Monday, February 02, 2009

Putting ideology and partisanship ahead of country

By voting en masse last week against the stimulus package in the House of Representatives, House Republicans have put ideology and partisanship ahead of country. The United States, as well as most of the world, is facing a very severe economic crisis that is rapidly becoming worse. The House Republicans not only have no alternative to the stimulus package other than propose more tax cuts for their favored constituents. They act as if the repudiation of the Republican Party’s leadership did not occur in the election of 2008. Yet, the House Republican leadership is wearing the same ideological blinders that were in large part responsible for their shrinkage in numbers over the past two elections. Their response to the economic crisis is to promote gridlock in Washington.

Frank Rich summed it up in yesterday’s New York Times:
The crisis is at least as grave as the one that confronted us — and, for a time, united us — after 9/11. Which is why the antics among Republicans on Capitol Hill seem so surreal. These are the same politicians who only yesterday smeared the patriotism of any dissenters from Bush’s “war on terror.” Where is their own patriotism now that economic terror is inflicting far more harm on their constituents than Saddam Hussein’s nonexistent W.M.D.?

The House stimulus bill is an inevitably imperfect hodgepodge-in-progress. Obama’s next move, a new plan to prevent the collapse of America’s banks, may prove more problematic still, especially given the subpar record of the new Treasury secretary, Timothy Geithner, in warding off calamity while at the New York Fed. No one should expect the Republicans to give the new president carte blanche, fall blindly into lock step or be “post-partisan.” (Though that’s exactly what the G.O.P. demanded of Democrats with Bush: You were either with him or with the terrorists.)

But you might think that a loyal opposition would want to pitch in and play a serious role at a time of national peril. Not by singing “Kumbaya” but by collaborating on possible solutions and advancing a policy debate that many Americans’ lives depend on. As Raymond Moley, of F.D.R.’s brain trust, said of the cross-party effort at the harrowing start of that presidency in March 1933, Hoover and Roosevelt acolytes “had forgotten to be Republicans or Democrats” as they urgently tried to rescue their country.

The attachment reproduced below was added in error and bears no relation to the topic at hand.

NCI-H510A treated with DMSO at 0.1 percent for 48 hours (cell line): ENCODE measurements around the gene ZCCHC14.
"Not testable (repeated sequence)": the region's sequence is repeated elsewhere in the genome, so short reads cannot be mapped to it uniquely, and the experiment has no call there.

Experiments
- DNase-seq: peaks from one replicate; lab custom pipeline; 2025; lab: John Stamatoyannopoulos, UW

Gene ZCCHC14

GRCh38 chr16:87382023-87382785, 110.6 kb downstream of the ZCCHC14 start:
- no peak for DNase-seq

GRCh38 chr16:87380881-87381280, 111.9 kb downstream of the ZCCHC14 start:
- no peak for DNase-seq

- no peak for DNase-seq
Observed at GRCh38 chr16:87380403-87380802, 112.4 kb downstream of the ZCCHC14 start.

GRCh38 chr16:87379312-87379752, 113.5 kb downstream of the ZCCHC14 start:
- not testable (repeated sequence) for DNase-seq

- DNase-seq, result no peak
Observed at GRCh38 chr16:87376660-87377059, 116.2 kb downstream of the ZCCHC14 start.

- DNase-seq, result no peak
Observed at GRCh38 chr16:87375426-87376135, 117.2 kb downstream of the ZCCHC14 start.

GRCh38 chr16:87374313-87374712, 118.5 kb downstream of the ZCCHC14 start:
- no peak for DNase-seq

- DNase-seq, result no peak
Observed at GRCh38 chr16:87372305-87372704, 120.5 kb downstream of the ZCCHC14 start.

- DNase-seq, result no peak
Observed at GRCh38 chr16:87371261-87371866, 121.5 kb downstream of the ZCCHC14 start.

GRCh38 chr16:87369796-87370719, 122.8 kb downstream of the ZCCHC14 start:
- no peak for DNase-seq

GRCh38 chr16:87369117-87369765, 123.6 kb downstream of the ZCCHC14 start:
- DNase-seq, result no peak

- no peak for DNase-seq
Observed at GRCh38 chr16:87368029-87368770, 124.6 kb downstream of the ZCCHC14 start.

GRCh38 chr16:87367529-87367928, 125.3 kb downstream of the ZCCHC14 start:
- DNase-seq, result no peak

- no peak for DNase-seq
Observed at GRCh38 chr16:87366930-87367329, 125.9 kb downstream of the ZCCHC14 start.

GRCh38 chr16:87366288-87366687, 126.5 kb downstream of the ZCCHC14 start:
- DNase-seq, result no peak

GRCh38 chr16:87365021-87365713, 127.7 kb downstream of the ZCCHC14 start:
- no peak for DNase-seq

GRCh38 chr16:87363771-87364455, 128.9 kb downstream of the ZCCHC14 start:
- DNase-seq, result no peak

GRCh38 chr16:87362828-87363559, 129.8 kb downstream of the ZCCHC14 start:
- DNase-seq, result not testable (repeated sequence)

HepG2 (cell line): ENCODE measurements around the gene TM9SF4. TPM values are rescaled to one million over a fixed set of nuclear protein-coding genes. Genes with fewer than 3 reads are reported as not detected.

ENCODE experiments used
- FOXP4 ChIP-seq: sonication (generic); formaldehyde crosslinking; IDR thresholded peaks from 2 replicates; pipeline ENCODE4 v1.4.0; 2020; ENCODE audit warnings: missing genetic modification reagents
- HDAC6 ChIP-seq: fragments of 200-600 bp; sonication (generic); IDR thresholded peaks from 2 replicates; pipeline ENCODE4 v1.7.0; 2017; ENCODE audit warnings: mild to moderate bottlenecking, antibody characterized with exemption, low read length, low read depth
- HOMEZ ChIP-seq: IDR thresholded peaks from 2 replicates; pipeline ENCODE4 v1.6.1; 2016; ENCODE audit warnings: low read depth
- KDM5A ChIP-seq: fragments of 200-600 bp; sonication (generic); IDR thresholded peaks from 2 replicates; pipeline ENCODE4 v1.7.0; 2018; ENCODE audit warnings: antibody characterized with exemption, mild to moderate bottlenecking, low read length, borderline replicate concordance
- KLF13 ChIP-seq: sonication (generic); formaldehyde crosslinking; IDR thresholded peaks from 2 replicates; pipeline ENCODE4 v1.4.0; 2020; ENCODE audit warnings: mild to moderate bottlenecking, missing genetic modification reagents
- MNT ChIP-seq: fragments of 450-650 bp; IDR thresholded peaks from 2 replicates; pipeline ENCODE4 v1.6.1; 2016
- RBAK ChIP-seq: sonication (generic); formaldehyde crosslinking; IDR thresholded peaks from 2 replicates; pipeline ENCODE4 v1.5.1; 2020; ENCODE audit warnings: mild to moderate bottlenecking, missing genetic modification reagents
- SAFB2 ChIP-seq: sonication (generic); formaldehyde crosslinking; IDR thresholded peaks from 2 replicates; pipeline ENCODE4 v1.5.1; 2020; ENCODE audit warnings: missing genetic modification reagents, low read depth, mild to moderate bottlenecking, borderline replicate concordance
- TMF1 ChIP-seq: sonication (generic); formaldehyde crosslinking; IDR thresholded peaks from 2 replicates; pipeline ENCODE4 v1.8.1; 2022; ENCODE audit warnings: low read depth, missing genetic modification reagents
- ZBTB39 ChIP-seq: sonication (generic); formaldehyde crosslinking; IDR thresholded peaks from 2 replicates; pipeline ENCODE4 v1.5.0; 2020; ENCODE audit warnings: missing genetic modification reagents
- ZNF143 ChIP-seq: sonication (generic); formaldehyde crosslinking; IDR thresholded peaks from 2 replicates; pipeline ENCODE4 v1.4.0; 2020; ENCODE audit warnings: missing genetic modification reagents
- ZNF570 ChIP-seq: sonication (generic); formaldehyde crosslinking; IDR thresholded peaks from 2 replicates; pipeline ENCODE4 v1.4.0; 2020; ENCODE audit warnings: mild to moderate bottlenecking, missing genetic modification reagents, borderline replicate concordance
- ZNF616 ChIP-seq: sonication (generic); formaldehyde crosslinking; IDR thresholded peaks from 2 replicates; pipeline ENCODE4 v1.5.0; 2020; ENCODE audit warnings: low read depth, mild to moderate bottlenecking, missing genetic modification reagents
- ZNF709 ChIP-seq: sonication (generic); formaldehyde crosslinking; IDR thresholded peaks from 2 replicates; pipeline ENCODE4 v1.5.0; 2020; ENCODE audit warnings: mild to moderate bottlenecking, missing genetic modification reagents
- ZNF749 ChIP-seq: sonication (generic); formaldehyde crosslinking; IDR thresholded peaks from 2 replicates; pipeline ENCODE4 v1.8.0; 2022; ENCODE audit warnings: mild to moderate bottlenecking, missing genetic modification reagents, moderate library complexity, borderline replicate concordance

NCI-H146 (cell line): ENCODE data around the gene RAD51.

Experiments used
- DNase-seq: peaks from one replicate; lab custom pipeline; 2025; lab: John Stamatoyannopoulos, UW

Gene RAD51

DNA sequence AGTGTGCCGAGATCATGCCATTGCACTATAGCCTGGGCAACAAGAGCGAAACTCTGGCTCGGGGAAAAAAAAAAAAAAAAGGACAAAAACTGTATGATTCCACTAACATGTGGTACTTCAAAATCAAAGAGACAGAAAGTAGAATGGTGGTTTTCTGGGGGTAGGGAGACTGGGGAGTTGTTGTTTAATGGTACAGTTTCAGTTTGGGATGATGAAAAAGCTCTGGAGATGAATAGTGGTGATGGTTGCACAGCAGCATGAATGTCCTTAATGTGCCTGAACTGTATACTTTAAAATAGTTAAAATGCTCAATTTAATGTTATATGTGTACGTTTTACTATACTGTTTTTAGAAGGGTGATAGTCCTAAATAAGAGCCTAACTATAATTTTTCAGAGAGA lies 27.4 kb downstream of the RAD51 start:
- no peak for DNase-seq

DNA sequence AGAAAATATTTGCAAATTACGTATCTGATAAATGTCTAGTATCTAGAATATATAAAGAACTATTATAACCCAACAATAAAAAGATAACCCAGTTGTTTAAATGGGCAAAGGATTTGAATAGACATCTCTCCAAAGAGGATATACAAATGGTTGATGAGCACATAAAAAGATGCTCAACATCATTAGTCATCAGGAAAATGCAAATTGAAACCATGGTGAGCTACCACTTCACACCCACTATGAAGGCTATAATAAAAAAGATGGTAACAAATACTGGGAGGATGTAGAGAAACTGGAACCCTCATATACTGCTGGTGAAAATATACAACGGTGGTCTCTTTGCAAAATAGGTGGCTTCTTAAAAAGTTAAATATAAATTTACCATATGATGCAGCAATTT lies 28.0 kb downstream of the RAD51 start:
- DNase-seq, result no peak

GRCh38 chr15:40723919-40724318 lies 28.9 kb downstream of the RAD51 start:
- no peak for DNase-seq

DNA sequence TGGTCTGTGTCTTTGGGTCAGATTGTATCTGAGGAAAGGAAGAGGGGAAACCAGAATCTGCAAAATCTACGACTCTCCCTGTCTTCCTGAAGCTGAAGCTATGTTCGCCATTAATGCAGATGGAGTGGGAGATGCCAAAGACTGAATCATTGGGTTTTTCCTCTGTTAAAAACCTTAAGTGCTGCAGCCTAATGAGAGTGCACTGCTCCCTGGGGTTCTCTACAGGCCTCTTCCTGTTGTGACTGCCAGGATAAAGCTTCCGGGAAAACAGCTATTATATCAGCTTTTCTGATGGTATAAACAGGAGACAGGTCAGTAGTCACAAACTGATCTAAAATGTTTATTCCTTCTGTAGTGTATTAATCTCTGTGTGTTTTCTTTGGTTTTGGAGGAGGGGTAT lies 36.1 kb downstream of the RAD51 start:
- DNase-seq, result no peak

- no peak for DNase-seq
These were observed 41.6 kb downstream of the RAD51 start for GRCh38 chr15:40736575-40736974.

The current G.O.P. acts as if it — and we — have all the time in the world….

1 comment:

Cargosquid said...

It was the Republicans and 11 DEMOCRATS that voted for the country instead of ideology. Remember, this is the same GOP that supported Bush's big bailouts. But Obama is asking for too much and is paying back too many special interests at once. This pork does nothing but buy votes and empower government. Remember, Obama still has to put forth his regular budget in October, ON TOP of this bill. I've read this bill. Its nothing but the New Deal re-enacted. And the New Deal was a factor in keeping the Great Depression going for years by taking away people and money from the private sector.

If Obama was serious about revving this economy, he would use free market principles. Since those haven't been tried YET, including the recent housing bubble and bailouts, lets see how those work. Perhaps the GOP would support it if Obama and the Democrats in Congress would pay more than lip service to bi-partisanship. Their idea of "bi-partisianship"is for the GOP to forgo their principles and do it Obama's way.
We felt that the Democrats were supporting the terrorists because the Democrats talking points and agenda actually DID help the terrorists. They put party in front of country. Just like now.

If this is such a good idea, then the Democrats should go ahead and pass it. They have the majority.

They don't need GOP cover. And if it fails, its their fault. And if it works, then THEY get the credit.

But I think they know that it won't work. This is just payback to special interests.